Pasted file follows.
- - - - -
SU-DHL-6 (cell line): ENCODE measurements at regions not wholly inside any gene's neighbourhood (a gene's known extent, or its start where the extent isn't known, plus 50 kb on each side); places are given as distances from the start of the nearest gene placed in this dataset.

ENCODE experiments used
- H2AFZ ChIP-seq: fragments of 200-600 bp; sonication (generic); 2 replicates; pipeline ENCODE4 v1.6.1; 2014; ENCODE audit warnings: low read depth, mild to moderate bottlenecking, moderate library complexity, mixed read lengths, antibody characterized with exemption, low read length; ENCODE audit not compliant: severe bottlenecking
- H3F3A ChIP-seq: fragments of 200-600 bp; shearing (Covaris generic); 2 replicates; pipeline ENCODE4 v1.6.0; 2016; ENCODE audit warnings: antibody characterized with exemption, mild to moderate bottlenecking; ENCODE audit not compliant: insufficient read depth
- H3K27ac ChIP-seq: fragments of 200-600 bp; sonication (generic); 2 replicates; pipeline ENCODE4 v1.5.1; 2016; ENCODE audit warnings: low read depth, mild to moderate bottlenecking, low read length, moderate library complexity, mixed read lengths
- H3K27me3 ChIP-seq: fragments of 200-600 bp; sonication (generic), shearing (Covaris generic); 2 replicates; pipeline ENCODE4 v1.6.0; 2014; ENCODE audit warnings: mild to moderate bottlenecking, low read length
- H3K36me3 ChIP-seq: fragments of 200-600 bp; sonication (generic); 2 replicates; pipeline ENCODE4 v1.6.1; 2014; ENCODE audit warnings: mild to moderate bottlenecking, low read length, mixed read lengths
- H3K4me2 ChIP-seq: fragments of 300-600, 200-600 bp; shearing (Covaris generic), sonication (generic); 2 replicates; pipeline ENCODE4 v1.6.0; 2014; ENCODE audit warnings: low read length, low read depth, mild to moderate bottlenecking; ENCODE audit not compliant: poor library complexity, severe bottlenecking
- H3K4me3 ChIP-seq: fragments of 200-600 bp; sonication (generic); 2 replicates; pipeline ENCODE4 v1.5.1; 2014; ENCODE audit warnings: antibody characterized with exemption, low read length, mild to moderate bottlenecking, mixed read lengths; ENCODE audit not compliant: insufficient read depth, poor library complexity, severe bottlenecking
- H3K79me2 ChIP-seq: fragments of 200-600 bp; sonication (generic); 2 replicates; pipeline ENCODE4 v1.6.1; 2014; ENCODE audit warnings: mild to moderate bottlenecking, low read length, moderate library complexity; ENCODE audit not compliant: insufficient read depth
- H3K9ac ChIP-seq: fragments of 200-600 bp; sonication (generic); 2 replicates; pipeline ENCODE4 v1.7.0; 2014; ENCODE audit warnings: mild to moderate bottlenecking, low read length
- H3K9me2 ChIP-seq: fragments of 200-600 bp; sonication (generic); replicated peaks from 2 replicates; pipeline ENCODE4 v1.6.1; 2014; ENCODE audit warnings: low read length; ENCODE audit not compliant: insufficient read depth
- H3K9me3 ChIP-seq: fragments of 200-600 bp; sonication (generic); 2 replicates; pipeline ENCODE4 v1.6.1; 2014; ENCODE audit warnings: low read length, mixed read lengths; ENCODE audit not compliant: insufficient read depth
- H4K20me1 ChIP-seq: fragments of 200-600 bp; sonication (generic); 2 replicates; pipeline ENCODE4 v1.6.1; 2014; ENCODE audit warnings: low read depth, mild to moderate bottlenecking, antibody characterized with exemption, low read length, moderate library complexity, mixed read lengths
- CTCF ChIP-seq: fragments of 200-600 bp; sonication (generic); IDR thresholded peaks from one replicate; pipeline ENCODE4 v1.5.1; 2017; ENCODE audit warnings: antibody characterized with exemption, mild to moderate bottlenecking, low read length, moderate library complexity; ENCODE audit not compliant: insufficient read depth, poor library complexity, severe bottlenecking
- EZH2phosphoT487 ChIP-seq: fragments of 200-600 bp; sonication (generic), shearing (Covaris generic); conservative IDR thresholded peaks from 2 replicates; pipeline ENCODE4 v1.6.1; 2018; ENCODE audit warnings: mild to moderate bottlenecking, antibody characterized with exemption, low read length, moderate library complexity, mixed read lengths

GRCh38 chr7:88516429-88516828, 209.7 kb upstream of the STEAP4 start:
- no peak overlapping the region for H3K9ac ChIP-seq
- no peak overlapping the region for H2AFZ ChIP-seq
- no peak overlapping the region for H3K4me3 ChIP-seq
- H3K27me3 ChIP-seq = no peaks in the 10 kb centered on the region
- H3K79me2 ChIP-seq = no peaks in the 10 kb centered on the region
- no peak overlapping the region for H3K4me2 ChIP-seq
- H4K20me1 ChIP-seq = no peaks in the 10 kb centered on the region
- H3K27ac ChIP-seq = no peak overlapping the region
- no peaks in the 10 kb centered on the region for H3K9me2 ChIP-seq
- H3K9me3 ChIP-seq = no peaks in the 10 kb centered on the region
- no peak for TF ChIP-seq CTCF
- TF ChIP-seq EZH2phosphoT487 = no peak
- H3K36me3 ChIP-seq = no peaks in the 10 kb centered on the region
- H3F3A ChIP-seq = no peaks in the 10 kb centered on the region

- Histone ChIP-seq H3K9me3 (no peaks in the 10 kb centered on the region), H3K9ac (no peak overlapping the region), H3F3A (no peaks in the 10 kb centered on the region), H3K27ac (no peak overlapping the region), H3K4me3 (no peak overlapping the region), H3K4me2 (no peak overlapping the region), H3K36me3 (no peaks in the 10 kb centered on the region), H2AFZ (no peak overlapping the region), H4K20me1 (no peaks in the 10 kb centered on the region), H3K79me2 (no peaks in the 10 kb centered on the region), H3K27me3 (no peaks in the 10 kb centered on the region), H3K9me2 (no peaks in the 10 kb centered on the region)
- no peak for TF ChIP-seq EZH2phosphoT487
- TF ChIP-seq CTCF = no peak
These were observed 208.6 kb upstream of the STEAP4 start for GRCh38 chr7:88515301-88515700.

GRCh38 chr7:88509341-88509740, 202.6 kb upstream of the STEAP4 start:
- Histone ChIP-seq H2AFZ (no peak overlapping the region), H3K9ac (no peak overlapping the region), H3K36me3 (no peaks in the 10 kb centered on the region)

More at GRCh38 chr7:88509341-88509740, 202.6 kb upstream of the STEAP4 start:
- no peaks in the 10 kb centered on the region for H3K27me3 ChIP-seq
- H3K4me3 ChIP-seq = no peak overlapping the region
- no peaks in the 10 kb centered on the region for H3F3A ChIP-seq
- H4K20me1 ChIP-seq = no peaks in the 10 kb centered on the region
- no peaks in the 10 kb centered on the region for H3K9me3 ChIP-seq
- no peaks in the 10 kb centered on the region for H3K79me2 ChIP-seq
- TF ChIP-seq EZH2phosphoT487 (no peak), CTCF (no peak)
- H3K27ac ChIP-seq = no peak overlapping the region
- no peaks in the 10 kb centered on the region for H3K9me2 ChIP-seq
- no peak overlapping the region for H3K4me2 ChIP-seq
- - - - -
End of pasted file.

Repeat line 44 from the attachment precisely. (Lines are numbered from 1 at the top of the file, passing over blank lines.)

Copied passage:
- no peaks in the 10 kb centered on the region for H3K79me2 ChIP-seq